Indonesia will waive a ban on the export of copper concentrates until the end of the year, taking away another potentially bullish driver for the industrial metal that surged to a record this month.

The start of restrictions, which were due to come into effect on Saturday, will be delayed until Dec. 31, Budi Santoso, director general for foreign trade at the Trade Ministry, said on Friday. 

An interruption to Indonesia’s concentrate exports would have hit the supply of copper, a metal that’s crucial to the energy transition. The postponement of the ban will be a major relief to the global smelting industry, which is already dealing with a shortage of feedstock following the shuttering of a major Panamanian mine and a massive buildout of Chinese capacity.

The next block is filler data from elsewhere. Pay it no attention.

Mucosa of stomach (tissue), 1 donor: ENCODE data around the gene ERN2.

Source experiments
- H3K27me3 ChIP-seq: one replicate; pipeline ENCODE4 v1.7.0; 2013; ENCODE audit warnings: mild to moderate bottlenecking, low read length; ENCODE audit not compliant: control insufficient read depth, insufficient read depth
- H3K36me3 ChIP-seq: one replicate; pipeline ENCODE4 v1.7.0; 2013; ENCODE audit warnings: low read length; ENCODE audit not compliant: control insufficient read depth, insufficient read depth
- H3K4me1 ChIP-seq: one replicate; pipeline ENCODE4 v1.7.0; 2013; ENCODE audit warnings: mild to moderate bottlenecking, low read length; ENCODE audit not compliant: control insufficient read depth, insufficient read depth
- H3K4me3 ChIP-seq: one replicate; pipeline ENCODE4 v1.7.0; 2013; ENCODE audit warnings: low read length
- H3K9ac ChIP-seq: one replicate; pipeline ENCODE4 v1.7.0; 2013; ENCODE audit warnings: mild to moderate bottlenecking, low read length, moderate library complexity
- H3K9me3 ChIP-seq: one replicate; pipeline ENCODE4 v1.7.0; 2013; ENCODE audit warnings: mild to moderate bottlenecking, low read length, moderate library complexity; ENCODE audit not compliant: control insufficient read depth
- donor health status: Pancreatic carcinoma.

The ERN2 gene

Indonesia has historically been a major source of concentrates for foreign smelters, but announced it would ban their export to stimulate investment in onshore processing facilities. PT Freeport Indonesia and PT Amman Mineral Internasional have both built plants to handle the concentrates produced by their mines, but they require months to ramp up to full capacity.